- Tea Tree Oil. This oil contains anti-microbial and antibacterial compounds (called terpenoids) which kill the bacteria that invade plugged pores. As strange as it sounds, tea tree oil is literally taken from the leaves of an Australian shrub. Recently scientists and dermatologists have become fascinated with the healing properties of this oil, and it has begun to appear in many over-the-counter acne medications.
A product with 5% tea tree oil in it has been proven to have the same effect on acne as a product with 5% benzoyl peroxide. Though it does not act as quickly as BPO, tea tree oil is just as effective over time, and it has less side effects. Tea tree oil is quickly becoming the next big thing in acne treatment.
- Salicylic Acid. This beta hydroxy acid is a common ingredient used to treat non-inflamed acne. Salicylic acid works as an exfoliating agent to clear away dead skins cells and remove cellular debris from the pores. It is able to penetrate the follicles and prevent future breakouts and infections.
Salicylic acid can be found in numerous types of over-the-counter treatments, including cleansers, toners, creams, and other solutions. The presence of the acid in a product is usually somewhere between .5% and .2%. Those with dry skin will like salicylic acid because it tends to be less irritating than other treatments.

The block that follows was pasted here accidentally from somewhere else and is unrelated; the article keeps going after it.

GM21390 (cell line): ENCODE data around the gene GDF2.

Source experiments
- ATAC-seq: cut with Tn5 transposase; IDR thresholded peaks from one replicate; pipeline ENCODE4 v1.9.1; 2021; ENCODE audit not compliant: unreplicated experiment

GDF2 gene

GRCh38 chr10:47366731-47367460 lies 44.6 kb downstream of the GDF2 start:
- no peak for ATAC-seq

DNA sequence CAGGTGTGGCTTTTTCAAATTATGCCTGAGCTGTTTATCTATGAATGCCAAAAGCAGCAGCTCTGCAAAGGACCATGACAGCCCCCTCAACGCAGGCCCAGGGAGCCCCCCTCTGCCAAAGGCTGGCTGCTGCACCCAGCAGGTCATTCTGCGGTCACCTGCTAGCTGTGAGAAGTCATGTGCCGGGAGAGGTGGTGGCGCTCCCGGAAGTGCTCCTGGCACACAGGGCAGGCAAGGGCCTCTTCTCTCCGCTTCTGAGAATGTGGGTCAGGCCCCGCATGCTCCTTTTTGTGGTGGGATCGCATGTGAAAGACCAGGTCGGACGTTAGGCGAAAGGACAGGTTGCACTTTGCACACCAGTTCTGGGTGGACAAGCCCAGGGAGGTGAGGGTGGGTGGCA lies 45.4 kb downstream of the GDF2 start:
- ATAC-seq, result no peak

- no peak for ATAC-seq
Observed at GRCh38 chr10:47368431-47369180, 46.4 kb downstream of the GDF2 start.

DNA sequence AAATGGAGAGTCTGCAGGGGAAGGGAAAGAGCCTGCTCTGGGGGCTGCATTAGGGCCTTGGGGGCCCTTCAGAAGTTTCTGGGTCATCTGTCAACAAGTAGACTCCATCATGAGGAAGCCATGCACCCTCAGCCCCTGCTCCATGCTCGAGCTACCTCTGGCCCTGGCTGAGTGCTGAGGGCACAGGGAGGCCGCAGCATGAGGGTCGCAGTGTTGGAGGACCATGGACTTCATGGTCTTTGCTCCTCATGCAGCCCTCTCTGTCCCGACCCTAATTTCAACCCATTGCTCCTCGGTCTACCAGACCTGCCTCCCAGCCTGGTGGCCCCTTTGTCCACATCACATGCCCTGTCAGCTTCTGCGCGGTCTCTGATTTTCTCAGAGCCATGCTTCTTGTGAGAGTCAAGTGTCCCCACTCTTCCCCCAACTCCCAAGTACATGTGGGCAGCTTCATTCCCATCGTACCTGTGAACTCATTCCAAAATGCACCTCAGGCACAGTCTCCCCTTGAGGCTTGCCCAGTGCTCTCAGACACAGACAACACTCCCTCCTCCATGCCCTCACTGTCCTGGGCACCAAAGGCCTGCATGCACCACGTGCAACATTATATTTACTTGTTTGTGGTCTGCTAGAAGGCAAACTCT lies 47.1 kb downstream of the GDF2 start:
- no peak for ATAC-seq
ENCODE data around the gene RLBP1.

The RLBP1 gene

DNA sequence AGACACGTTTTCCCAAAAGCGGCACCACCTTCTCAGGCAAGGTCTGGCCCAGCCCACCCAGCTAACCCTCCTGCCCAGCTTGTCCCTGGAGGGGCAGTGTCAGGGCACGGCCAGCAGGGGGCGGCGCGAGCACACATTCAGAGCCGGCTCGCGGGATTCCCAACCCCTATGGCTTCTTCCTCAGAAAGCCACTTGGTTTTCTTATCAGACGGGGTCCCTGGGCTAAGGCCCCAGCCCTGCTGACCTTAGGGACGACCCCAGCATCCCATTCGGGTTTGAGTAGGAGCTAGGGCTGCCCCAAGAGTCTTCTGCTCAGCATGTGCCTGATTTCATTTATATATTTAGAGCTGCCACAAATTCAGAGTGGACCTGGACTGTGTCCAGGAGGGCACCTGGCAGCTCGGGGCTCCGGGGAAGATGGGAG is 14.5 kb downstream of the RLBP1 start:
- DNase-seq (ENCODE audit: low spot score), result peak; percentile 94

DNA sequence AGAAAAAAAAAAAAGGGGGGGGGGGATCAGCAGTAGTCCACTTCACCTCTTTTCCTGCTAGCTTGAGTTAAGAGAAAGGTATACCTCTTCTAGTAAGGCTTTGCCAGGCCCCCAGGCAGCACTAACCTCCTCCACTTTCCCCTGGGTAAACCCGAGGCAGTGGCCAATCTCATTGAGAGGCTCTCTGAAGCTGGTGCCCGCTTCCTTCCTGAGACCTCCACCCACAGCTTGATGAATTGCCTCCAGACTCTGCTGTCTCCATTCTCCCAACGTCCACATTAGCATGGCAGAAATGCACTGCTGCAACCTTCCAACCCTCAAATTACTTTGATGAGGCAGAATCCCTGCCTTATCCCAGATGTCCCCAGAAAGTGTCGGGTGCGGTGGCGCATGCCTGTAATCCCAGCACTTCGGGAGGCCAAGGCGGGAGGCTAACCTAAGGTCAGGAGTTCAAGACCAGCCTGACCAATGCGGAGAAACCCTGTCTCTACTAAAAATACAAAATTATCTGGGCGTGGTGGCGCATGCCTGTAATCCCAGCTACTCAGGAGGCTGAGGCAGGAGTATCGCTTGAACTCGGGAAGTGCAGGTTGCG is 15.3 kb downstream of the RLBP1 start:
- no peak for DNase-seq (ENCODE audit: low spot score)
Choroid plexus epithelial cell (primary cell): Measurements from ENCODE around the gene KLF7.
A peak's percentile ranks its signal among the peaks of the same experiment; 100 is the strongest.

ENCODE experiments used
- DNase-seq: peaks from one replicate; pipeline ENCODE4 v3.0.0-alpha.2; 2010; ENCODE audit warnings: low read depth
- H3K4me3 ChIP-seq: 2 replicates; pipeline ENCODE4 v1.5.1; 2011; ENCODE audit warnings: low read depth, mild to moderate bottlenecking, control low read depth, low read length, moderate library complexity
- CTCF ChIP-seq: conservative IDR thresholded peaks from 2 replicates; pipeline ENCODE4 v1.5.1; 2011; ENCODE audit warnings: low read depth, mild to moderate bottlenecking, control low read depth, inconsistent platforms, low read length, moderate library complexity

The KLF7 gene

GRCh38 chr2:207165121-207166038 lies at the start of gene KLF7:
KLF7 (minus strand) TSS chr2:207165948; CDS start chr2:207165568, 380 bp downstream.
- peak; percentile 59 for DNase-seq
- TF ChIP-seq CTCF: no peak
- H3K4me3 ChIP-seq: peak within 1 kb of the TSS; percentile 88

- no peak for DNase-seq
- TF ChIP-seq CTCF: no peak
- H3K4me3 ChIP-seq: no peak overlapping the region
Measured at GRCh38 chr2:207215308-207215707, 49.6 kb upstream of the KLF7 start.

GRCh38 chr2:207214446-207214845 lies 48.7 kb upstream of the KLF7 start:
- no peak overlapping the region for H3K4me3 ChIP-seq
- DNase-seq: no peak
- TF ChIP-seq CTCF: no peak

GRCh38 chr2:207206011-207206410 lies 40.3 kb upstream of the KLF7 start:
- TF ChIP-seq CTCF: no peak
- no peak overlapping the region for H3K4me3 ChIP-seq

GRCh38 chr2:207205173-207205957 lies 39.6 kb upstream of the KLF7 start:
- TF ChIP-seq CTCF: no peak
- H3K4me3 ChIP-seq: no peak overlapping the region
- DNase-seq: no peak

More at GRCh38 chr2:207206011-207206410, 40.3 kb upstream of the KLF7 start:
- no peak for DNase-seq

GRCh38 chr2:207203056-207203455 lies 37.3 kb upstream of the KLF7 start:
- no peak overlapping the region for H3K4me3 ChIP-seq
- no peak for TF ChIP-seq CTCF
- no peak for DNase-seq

- Sulfur. Yes, we are talking about the stuff that smells like rotten eggs and is historically known as brimstone. Despite its unseemly nature, sulfur has been used in the treatment of acne since the middle ages. It works by drying up and peeling the skin, which sounds like a bad thing but it actually helps to reduce oil secretions and dry up pimples.
Sulfur is found in products like lotions, cleaners, soaps, and masks. Be sure to read the instructions because some treatments are required to be left on overnight, while others should be rinsed off after a few minutes. Sulfur may also cause side effects like redness, irritation, and burning when it is first used. For the best results start slowly and build up to the recommended dose. Also, most products containing sulfur should have other ingredients that mask the smell. If you feel like your product still smells funky, then switch it out for something else.